False Hearts by Laura Lam
My rating: 5 of 5 stars
"You don't know if it's fear or desire
The danger of a drug that takes you higher..."
-U2, "So Cruel"
"The dream is collapsing."
Funny that I should read this book today right after I started a new chapter of my own work, a chapter in which the villain is revealed to the reader (and the narrator) as a US Senator - and closet fundamentalist Mormon leader - who owns an entire town in Utah full of people loyal to him and his warped, bigoted mindset.
Laura Lam's latest book reinforced for me why I loathe cults. There is no quicker way to deprive an impressionable person of any agency they may have than to brainwash them. So I always have tons of respect for those, real and fictional, who manage to break away.
Like Taema and Tila, the formerly-conjoined twin protagonists of False Hearts.
This near-future dystopian mystery is accurately compared to both Orphan Black and Inception, two of the most amazing pieces of sci-fi in the history of humanity. From the former, we get one main character going undercover as her sister and delving into the shady goings-on she's wound up stuck in, as well as, of course, a sick, sick cult (Tila's narration mostly contains flashbacks to the twins' time in Mana's Hearth, which made me look forward to them more because I found her disillusionment and desire to escape so very compelling.) From the latter, we get psychoactive drugs that take people into dream worlds as a way to escape the confines of reality - with horrific side effects, naturally.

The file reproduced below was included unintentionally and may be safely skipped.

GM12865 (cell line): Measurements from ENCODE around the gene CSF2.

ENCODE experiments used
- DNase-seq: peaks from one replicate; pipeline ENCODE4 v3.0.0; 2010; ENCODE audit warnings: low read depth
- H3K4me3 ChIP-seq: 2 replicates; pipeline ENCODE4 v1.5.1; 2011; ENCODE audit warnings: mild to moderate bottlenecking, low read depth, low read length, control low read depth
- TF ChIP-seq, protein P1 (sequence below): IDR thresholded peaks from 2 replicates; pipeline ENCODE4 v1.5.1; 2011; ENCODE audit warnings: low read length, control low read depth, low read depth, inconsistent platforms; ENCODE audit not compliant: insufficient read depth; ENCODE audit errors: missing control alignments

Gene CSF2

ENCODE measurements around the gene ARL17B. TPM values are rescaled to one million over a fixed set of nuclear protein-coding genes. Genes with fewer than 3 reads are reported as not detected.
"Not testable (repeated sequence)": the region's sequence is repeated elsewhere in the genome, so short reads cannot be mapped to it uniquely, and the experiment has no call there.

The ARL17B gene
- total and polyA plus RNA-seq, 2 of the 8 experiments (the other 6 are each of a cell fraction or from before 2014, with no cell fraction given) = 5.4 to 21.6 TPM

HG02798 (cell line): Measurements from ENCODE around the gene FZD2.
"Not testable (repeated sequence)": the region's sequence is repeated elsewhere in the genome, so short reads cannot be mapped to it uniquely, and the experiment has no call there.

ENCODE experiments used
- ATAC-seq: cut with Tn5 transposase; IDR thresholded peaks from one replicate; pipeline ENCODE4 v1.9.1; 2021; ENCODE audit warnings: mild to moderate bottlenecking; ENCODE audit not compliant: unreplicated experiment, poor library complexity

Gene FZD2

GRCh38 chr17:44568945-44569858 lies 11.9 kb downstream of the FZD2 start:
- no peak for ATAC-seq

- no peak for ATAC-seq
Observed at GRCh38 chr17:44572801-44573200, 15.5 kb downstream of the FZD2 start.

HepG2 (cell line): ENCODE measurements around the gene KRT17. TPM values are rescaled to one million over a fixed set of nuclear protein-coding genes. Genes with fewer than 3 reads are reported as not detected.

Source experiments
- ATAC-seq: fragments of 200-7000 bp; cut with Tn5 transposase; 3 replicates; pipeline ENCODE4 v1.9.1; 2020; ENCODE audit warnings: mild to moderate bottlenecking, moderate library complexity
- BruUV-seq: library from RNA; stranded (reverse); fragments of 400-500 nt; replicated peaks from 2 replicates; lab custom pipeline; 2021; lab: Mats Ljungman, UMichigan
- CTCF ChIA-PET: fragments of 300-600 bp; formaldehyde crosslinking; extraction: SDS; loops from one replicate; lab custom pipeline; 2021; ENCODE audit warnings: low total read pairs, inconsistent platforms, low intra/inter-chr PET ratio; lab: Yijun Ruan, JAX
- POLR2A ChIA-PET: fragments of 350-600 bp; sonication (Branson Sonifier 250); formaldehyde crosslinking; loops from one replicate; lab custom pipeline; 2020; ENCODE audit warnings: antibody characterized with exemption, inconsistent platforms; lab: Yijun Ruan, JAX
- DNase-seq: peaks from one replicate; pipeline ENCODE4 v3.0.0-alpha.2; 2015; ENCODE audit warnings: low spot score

Lam also lends her own uniquely Continuum-esque take to the book by setting it not in the present day (like Orphan Black or Inception) but in the near future. It's at least fifty years ahead of where we are now, and features a broken-up US (the West Coast is now the nation of Pacifica), a San Francisco Bay full of even more artificial islands and algae farms than ever (something I've long foreseen as well - well, maybe not the algae farms, but the man-made islands for sure), and corporations holding too much power for their own good. Far from the alternate fantasy past of Lam's Pantomime, here she moves in the opposite direction to apply some stellar world-building.
Thank God the second book's already been announced - because, while not leaving the reader prone to violence, this book is easily as addictive as some of the drugs of this deadly, dangerous future.
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